……. for attaching  the straps on my purse? This is a common question I see in many of the bag sewing groups I belong to on Facebook, so I will try answering it.

Rivets on Handles

Rivets on Handles

So, what size do you need for purse handles? Short answer – it depends.

What size do I need for 4 layers of vinyl – still depends. And what does it depend on?

Thickness, it all boils down to how thick all the layers are when pressed together. Vinyl comes in many different thicknesses, so your 4 layers of vinyl may be thicker than my 4 layers of vinyl. Fabric handles are the same, The fabric and interfacing you use can vary widely from handle to handle. Even leather can vary in thickness from one side of the hide to the other. So the simple answer to rivet size is – it depends on how thick all the layers are with the piece you are working on at the moment.

Now with that question answered, lets take a look at  rivets,  how to determine size and the necessary basic tools. The rivets used for most purse handles and such are called “Double Cap” rivets. This is the type I will discuss in this post.

Tools

Tools

There are 4 basic tools needed to apply rivets – a hammer, an anvil, a rivet punch and a hole punch to make a whole for the rivets.

In the picture on the left side  is a hole punch. To the right of it is the anvil and rivet punch. The anvil is concave and the end of the punch is also concave. On the right is another type of hole punch called an awl that you can use if you don’t have anything else to make a hole with. The hammer I did not photograph. You just need a small lightweight hammer or rubber mallet for driving the rivets together.

Rivets Sizes 6mm to 9mm

Rivets Sizes 6mm to 9mm

Next you will need rivets – of course. These are the 4 sizes I keep on hand. From left to right – 6mm, 7mm, 8mm, and 9mm.

When I got my first rivets, I too was not sure of which sizes I would need, so I took the easy route. Tandy offers rivets in 3 sizes – small, medium and large. You do not need to know the millimeter size, only small, medium or large. So I ordered small and medium to get started. I also got a cheap rivet tool kit off Ebay. I already had a hammer and a hole punch came with the tool kit. That takes away the guessing of which size to buy. From there I measured the rivets and now I know the sizes I use the most.

Now you have 2 different size rivets and you need to know which size will work for your handles. Lets look at how to determine that.

First you want to mark on your handle where you want the rivets to go and punch the necessary holes for them.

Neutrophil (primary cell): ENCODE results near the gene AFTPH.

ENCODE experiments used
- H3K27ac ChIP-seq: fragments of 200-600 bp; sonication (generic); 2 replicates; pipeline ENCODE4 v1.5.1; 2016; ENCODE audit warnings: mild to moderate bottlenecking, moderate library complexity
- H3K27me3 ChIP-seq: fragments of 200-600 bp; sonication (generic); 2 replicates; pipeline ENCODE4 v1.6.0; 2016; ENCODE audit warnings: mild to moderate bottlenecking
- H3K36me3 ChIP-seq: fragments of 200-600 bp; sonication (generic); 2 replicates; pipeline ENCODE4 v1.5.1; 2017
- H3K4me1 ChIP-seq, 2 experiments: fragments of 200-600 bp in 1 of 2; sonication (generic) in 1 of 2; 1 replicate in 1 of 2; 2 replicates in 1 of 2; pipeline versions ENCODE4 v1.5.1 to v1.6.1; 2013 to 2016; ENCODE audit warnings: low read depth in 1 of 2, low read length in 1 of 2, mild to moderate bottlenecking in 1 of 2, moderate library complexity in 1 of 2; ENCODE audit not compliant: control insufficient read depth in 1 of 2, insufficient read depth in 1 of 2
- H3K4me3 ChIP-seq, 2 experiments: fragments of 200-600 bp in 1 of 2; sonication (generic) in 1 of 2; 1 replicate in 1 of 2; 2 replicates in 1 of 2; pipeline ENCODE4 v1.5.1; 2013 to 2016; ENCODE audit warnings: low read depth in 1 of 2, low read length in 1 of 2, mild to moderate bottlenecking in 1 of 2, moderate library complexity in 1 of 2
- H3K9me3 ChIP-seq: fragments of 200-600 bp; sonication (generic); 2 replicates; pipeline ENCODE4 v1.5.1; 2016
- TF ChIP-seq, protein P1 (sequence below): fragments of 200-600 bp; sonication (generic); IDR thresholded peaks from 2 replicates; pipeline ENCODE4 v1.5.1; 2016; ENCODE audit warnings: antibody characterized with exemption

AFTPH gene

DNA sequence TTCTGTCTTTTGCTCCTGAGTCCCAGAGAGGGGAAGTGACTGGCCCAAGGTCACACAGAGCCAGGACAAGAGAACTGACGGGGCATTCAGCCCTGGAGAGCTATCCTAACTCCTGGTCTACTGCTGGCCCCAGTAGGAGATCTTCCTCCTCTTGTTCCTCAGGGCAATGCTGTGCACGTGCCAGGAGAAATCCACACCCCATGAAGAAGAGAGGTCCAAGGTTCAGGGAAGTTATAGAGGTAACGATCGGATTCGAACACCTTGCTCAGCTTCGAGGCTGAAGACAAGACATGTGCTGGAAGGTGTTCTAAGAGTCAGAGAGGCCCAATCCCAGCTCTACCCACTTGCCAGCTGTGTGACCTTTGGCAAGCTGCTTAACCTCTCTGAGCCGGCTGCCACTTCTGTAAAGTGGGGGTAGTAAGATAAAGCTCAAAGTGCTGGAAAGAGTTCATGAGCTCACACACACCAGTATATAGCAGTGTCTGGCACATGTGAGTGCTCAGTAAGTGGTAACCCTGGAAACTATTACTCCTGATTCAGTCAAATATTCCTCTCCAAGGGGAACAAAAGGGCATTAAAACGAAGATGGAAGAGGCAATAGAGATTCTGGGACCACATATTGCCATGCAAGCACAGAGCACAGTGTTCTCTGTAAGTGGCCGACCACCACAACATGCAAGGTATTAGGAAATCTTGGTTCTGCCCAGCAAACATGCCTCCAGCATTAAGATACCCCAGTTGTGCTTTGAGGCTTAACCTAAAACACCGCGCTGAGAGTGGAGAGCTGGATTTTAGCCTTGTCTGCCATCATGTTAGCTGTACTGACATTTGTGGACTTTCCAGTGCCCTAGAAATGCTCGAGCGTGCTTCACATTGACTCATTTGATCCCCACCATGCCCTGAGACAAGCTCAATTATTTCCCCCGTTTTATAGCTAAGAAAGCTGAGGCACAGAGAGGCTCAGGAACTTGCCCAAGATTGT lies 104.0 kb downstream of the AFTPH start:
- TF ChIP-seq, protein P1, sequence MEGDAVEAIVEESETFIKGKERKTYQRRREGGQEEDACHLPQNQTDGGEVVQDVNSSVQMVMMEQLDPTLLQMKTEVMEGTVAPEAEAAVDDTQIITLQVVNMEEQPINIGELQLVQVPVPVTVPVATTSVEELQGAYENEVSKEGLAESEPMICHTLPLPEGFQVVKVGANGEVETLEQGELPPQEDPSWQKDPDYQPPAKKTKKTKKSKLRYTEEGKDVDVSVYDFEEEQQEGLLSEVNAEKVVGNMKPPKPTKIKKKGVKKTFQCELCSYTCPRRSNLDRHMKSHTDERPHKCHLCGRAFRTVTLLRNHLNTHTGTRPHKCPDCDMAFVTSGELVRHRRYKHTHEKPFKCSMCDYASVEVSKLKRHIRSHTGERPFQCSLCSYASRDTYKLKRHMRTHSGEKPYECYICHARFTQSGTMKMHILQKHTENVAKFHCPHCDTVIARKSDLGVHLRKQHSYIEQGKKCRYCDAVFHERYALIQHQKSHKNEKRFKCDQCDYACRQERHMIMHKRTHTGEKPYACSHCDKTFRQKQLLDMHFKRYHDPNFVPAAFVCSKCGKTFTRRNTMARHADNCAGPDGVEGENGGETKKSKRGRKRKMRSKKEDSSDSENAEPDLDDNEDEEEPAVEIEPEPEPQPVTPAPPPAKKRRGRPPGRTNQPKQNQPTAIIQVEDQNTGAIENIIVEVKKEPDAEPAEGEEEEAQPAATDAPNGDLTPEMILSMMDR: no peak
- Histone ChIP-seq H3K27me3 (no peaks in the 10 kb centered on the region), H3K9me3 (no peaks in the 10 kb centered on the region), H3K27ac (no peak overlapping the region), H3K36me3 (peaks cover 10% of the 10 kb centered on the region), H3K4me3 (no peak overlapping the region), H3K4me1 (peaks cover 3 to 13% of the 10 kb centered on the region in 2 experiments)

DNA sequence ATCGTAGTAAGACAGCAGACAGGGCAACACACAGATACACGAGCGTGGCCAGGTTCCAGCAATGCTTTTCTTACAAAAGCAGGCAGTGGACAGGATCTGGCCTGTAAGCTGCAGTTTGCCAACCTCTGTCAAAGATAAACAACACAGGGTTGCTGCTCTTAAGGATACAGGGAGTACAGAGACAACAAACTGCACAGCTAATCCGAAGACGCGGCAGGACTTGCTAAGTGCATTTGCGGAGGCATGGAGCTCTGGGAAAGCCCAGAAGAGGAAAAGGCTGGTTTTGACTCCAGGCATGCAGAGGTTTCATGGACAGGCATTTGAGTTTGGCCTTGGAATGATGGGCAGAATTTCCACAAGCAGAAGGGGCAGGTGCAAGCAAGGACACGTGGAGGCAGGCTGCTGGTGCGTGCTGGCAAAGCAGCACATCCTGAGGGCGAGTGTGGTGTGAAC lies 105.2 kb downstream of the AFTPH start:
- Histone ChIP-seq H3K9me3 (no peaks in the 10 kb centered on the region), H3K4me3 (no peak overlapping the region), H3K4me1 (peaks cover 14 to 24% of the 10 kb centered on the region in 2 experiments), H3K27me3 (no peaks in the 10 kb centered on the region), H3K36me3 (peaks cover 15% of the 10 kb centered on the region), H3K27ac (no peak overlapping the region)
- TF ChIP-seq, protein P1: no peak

Rivet Height

Rivet Height

Next hold a rivet up against the thickness of the strap. You want the rivet to just poke through on the other side so you can get the cap on it.

On the left you can see that the rivet is just a bit longer than the thickness of the vinyl layers.

 

 

 

Rivet in hole

Rivet in hole

Here is the rivet pushed through the holes. Notice that just a small amount of the end is showing.

 

 

 

 

 

And here it is with the cap just pushed on to the end. When pushing the cap  onto the end, it should feel like it snaps in place.

Rivet and cap snapped together

Rivet and cap snapped together

 

 

 

 

 

 

 

 

Now the magic….place one rivet side in the concave side of the anvil. Then take the rivet punch and place the concave end over the other side of the rivet. Now while holding the punch straight up and down, use your hammer to give the punch 2 or 3 firm taps. Don’t beat it, just firm taps. Your rivet is now set.

Now let me show you what can happen if you use a rivet that is too long. The above pictures are of a 6mm rivet with 4 layers of vinyl. Below I will show what happens to a 9mm rivet in 2 layers of the same vinyl.

Too long of a rivet

Too long of a rivet

 

 

 

Notice how far the  end sticks out past the vinyl.

 

 

 

 

And here is what it looks like with the cap pressed on.

Rivet with cap - too long

Rivet with cap – too long

 

 

 

 

 

 

 

 

Offset

Offset

Offset 2

Offset 2

 

 

 

 

 

 

 

 

Now look carefully at the above two pictures. Can you see how the caps are not setting directly over the top of one another. The cap on top is setting further to the right of the one on the bottom. If you don’t see what I mean, look at the picture below – see how the caps are in a straight line over each other.

Rivet and cap snapped together

Rivet and cap snapped together

Now look back at the pictures above – see how they look offset? Well they are and will need to be replaced because they won’t hold. What happened is there was more material going into the cap than it could handle, so when it couldn’t move any more, it collapses.

 

 

 

It does take a while take a while to “get the hang of it” as they say. But it is so worth the effort. After you get better at setting rivets, you may want to invest in a rivet/grommet hand press like this one:

rivet press

Rivet/Grommet Hand Press

Rivets can be a huge help when material is too thick to sew, plus it can really give a nice finished look to your project. Start with a simple tool set and a couple of different size rivets and practice, practice, practice.

 

 

 

 

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